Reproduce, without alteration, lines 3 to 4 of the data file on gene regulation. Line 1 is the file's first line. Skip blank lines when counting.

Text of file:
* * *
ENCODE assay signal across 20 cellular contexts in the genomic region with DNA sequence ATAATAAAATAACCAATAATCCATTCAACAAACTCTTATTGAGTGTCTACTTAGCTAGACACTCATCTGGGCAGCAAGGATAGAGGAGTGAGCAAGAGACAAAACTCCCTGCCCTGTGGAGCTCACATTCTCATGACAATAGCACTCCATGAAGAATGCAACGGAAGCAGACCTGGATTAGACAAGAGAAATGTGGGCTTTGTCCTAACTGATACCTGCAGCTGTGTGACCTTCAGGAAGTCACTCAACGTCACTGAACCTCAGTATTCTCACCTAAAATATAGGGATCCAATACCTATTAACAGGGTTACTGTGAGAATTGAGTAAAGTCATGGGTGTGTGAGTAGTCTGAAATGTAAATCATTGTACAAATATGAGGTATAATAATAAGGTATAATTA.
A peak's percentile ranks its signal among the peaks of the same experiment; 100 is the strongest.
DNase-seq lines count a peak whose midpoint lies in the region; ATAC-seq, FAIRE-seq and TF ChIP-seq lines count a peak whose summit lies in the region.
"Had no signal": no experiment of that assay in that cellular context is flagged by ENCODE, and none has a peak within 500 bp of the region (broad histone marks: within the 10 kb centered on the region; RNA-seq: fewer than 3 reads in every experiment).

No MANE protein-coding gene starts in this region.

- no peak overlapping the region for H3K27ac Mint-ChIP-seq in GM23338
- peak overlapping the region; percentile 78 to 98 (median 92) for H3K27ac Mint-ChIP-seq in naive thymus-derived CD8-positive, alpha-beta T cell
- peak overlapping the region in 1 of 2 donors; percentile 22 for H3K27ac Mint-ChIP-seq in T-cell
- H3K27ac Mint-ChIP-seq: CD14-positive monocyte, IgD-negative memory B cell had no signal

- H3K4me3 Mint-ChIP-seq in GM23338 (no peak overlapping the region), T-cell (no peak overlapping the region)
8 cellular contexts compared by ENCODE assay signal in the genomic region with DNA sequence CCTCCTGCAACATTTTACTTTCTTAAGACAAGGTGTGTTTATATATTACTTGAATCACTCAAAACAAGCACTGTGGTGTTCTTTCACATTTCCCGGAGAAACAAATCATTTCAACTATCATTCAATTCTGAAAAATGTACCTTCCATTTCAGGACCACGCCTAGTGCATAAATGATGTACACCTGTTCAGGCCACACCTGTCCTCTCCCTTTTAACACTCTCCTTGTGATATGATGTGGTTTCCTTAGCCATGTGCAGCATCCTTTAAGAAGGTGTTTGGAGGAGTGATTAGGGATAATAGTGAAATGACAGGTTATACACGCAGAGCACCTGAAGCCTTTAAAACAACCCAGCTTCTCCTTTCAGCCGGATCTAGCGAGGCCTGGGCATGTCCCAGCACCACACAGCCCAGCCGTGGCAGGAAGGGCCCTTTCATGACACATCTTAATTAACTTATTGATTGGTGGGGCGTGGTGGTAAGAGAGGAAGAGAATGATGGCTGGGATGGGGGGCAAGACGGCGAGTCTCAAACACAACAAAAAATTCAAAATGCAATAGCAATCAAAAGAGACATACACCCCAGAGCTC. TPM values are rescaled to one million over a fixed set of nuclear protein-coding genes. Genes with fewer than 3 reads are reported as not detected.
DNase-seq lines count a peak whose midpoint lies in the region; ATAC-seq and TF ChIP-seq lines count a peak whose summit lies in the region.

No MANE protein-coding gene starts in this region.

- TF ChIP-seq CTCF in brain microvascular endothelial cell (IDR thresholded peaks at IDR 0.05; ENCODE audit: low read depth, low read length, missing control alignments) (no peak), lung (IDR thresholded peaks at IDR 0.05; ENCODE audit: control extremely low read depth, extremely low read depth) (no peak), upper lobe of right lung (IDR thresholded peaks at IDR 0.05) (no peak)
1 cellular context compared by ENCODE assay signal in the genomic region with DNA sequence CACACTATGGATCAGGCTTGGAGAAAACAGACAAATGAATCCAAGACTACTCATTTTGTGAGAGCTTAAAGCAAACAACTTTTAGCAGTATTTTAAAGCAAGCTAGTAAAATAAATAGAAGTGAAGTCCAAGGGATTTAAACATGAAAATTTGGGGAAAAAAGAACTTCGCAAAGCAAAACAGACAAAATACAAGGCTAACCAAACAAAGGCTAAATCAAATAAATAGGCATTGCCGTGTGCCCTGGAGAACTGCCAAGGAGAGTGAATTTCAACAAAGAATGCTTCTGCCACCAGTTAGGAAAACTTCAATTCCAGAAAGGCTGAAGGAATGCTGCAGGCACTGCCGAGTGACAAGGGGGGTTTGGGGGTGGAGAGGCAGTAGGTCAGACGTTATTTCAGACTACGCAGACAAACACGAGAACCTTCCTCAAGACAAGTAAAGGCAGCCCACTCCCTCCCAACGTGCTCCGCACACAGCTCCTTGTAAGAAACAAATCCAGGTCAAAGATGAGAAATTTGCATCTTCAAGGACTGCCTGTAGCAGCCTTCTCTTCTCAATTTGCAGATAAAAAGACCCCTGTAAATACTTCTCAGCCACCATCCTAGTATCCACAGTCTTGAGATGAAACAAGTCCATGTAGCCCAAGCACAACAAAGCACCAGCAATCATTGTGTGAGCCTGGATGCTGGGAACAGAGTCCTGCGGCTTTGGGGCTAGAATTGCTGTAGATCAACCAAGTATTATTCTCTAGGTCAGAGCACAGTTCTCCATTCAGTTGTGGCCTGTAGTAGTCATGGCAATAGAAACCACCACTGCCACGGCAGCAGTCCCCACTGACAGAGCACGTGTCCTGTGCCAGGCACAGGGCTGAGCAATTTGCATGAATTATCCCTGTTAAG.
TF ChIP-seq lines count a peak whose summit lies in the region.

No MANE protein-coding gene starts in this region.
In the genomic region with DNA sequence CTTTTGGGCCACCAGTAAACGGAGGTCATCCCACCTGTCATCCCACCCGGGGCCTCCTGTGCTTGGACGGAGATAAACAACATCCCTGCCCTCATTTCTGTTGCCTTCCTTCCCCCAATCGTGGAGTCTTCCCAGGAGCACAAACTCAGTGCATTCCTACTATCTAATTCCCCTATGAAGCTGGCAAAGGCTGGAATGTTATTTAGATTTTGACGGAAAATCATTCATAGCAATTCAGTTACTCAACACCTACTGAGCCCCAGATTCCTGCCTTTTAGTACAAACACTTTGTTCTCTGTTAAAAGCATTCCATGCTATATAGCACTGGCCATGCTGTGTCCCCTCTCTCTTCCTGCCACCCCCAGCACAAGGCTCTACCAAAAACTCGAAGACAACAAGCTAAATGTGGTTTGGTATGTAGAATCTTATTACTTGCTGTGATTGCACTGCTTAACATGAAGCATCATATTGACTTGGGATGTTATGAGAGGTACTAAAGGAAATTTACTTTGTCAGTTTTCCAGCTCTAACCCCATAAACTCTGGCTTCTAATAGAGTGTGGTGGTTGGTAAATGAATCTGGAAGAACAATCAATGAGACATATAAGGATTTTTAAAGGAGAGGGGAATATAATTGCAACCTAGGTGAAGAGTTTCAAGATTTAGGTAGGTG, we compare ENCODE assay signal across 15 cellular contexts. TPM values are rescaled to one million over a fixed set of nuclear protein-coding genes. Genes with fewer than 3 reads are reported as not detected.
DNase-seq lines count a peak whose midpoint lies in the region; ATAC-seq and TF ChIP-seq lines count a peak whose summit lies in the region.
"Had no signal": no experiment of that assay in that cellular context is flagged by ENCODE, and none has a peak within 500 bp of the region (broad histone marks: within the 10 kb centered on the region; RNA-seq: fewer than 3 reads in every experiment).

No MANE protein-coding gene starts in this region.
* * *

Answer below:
DNase-seq lines count a peak whose midpoint lies in the region; ATAC-seq, FAIRE-seq and TF ChIP-seq lines count a peak whose summit lies in the region.
"Had no signal": no experiment of that assay in that cellular context is flagged by ENCODE, and none has a peak within 500 bp of the region (broad histone marks: within the 10 kb centered on the region; RNA-seq: fewer than 3 reads in every experiment).